Microbially induced calcium carbonate (CaCO3) precipitation (MICP) is a process where microbes induce condition favorable for CaCO3 formation through metabolic activities by increasing the pH or carbonate ions when calcium is near. The molecular and ecological basis of CaCO3 precipitating (CCP) bacteria has been poorly illuminated. Here, we showed that increased pH levels by deamination of amino acids is a driving force toward MICP using alkalitolerant Lysinibacillus boronitolerans YS11 as a model species of non-ureolytic CCP bacteria. This alkaline generation also facilitates the growth of neighboring alkaliphilic Bacillus sp. AK13, which could alter characteristics of MICP by changing the size and shape of CaCO3 minerals. Furthermore, we showed CaCO3 that precipitates earlier in an experiment modifies membrane rigidity of YS11 strain via upregulation of branched chain fatty acid synthesis. This work closely examines MICP conditions by deamination and the effect of MICP on cell membrane rigidity and crystal formation for the first time.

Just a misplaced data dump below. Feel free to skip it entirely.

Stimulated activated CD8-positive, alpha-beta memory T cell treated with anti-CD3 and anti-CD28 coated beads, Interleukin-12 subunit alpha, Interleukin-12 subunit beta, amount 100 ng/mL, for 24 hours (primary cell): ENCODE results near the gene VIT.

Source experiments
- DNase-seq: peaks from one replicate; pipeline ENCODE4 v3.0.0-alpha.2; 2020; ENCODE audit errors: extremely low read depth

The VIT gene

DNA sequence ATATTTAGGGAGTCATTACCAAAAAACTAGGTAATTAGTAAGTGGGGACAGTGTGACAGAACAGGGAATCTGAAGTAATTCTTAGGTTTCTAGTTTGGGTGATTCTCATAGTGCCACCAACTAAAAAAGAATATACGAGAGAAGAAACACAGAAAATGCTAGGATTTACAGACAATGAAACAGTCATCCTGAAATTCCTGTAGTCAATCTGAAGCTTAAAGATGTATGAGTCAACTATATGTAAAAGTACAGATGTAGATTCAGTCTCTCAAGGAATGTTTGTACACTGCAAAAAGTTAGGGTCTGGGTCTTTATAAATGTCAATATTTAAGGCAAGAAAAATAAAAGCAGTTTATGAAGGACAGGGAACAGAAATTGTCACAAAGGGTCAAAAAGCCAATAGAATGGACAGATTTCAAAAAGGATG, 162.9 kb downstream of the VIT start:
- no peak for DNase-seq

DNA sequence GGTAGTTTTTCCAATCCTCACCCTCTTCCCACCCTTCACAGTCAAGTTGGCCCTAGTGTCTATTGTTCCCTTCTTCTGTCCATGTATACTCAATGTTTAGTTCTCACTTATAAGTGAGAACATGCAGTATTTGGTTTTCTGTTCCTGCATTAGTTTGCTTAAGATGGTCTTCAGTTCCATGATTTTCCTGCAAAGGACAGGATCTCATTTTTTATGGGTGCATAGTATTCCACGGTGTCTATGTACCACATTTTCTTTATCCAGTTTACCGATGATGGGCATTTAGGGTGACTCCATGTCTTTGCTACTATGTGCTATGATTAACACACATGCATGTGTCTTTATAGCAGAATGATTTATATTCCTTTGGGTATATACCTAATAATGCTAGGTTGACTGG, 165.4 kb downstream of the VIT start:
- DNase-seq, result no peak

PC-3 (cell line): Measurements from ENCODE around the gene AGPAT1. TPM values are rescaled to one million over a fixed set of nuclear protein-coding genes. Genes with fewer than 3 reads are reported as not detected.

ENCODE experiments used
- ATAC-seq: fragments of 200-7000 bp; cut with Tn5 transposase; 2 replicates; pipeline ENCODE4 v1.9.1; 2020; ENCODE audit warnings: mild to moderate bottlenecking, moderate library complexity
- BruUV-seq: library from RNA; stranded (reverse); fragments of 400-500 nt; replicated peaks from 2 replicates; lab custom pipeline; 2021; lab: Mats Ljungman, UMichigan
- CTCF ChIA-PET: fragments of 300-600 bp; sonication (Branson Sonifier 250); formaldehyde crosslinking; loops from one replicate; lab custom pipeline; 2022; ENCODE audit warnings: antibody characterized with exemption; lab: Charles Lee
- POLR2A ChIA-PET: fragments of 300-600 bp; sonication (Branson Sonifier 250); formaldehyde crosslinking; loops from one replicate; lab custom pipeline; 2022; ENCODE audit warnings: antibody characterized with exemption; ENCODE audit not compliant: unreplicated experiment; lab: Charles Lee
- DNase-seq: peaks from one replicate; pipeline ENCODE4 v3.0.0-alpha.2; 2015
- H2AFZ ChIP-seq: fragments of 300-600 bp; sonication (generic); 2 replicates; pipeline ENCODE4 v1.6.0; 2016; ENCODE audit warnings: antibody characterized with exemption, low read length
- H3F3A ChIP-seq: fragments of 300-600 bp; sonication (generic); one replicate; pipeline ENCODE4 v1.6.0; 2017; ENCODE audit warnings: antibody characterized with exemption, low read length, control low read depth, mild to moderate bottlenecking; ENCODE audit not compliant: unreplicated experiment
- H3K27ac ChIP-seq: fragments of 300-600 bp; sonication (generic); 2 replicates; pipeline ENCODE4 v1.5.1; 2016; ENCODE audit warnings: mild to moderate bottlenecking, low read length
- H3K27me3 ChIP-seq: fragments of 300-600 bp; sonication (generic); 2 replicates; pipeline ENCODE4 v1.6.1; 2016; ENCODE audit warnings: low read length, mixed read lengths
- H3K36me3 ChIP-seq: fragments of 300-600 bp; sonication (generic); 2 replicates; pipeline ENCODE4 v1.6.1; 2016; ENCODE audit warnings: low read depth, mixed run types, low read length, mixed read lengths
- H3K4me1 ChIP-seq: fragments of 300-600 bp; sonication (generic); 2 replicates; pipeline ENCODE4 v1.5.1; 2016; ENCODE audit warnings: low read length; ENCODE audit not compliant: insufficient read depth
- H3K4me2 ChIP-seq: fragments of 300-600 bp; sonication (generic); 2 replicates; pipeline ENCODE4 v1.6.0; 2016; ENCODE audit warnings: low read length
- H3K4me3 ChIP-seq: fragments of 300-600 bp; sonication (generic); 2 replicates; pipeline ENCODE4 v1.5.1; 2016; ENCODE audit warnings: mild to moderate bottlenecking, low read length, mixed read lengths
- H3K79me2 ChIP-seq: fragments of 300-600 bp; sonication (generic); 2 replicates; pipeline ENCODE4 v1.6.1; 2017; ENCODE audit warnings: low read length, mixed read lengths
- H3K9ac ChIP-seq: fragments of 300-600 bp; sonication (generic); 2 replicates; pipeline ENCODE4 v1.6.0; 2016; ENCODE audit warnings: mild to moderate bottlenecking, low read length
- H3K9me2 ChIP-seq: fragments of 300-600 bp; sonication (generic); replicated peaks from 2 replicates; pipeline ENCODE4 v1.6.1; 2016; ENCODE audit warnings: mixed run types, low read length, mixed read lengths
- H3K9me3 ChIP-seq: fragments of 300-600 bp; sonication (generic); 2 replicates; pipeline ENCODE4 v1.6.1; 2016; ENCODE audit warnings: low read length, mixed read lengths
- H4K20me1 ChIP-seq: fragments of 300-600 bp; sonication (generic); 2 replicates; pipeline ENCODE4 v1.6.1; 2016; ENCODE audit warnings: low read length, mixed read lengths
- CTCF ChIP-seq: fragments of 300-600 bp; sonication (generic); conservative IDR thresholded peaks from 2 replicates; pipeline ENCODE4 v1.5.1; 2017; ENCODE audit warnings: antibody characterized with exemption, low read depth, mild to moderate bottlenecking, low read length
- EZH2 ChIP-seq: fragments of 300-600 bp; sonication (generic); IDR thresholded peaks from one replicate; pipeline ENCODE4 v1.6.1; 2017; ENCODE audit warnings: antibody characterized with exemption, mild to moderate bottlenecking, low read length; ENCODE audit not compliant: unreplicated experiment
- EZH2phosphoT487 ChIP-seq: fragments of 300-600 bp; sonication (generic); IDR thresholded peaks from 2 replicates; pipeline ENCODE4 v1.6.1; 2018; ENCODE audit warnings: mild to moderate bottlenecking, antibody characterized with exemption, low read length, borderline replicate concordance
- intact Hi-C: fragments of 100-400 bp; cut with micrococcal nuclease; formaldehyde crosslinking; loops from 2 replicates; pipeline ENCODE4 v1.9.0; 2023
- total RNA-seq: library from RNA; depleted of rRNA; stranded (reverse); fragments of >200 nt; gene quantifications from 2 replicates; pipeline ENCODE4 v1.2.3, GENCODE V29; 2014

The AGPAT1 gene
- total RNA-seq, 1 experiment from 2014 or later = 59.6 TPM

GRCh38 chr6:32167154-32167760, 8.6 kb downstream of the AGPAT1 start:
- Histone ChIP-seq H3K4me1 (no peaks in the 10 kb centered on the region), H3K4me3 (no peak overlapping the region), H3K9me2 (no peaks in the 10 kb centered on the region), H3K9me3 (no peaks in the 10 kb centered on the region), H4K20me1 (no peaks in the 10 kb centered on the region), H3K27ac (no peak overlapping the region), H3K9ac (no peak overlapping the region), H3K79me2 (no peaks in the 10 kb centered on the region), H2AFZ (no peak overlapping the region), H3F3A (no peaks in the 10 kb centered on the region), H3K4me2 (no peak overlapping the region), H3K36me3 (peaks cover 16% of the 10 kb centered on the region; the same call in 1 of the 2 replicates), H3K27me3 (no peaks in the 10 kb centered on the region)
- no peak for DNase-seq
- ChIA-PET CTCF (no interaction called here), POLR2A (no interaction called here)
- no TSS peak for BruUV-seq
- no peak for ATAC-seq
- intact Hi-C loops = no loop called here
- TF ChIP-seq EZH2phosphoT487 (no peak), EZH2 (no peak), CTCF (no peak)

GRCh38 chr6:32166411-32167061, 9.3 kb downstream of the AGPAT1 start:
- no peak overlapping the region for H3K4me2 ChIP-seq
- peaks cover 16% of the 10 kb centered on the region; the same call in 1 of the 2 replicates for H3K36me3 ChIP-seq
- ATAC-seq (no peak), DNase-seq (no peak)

- Alkaline generation
- Bacteria-CaCO interaction
- Branched chain fatty acid synthesis
- Dual species CaCO precipitation
- Membrane rigidity
ASJC Scopus subject areas
- Applied Microbiology and Biotechnology